FAQs

Q: When do most glass impacts occur?
A: Most glass impacts happen during the spring and fall migration periods (roughly March 17 to June 7 and August 20 to October 25, respectively) when the concentration of birds in flight is at its highest.

Q: How does light contribute to bird deaths?
A: Many bird species tend to migrate at night when it is easier to navigate by the moon and stars. Unfortunately, the light emanating from downtown buildings can attract birds, causing them to become disoriented, where they either collide into the windows or fly aimlessly until exhausted and die. Light attraction is particularly worse during cloudy nights when birds often fly at lower altitudes.

Q: Is Lights Out! Wilmington considered a “green” project?
A: Yes! By joining Lights Out! Wilmington, you will not only help in preventing bird deaths, but also reduce the amount of energy used for unnecessary building illumination. This in turn lessens greenhouse gas emissions and contributes to an overall healthier environment. For each building that limits unnecessary lighting during the spring and fall migrations, approximately 1,050 hours of energy annually will be conserved. For every 20 buildings that participate, over 1 million pounds of C02 (greenhouse gas emissions) will be eliminated from Wilmington’s atmosphere!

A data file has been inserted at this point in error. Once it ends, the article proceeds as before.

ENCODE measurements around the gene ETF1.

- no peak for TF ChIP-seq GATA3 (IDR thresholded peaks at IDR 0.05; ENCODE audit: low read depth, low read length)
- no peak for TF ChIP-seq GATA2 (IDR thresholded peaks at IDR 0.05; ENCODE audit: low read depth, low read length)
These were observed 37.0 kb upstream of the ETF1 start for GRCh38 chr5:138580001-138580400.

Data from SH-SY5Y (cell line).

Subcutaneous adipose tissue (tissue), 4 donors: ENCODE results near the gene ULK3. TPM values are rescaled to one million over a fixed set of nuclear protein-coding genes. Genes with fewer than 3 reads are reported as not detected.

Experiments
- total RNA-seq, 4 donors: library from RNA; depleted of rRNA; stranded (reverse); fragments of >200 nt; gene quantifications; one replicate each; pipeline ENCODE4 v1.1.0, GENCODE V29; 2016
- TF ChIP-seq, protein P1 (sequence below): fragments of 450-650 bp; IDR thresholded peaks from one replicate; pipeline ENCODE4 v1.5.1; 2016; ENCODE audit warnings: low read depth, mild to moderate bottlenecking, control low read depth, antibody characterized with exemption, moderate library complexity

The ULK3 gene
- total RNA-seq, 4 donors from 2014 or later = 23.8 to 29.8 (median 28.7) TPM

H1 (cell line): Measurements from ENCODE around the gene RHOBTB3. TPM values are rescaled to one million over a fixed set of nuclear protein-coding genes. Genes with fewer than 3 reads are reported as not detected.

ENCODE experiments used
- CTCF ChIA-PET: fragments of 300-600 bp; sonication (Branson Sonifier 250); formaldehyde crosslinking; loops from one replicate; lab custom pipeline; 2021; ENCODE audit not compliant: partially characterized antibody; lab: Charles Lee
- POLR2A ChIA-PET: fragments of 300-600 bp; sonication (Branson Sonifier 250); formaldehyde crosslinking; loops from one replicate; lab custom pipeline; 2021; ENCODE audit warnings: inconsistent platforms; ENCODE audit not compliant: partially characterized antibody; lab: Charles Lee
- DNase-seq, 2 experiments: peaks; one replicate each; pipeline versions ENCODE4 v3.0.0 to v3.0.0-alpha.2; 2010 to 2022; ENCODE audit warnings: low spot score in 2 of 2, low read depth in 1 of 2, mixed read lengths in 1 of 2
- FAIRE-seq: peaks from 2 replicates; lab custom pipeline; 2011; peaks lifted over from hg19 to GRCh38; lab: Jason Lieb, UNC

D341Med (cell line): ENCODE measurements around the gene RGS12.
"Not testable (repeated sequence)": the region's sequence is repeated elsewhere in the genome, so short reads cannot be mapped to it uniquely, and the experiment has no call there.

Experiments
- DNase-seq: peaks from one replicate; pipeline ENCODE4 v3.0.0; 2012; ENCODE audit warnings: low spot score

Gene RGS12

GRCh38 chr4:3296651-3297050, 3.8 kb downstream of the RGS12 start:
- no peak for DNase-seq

Q: How many birds die annually due to glass impact?
A: Researchers who have studied the data on bird strike mortality conservatively estimate that between 45 million and one billion birds die each year as a result of flying into buildings. Conservative estimates place the annual number of bird deaths in Wilmington due to glass impact at nearly 1000.

Q: What can be done to prevent needless bird deaths?
A: All tall buildings should turn off exterior and interior perimeter lighting after 10:00 p.m. each night during peak spring and fall migration periods. It’s just that simple!

Q: How many other North American cities have a Lights Out program?
A: Currently, over 17 cities have organized Lights Out programs, including New York and Chicago, where participation approaches nearly 100%!

Q: Will data be collected in the Lights Out! Wilmington project?
A: Yes, Glass Strike Monitors (GSMs) will be patrolling designated buildings during the early morning hours to obtain specimens, take photographs and rescue injured birds. This data will be entered into a database maintained by the Delmarva Ornithological Society.



Be a part of Lights Out! Wilmington.
Sign up your building, office or apartment and make a difference in the life of migratory birds and the environment.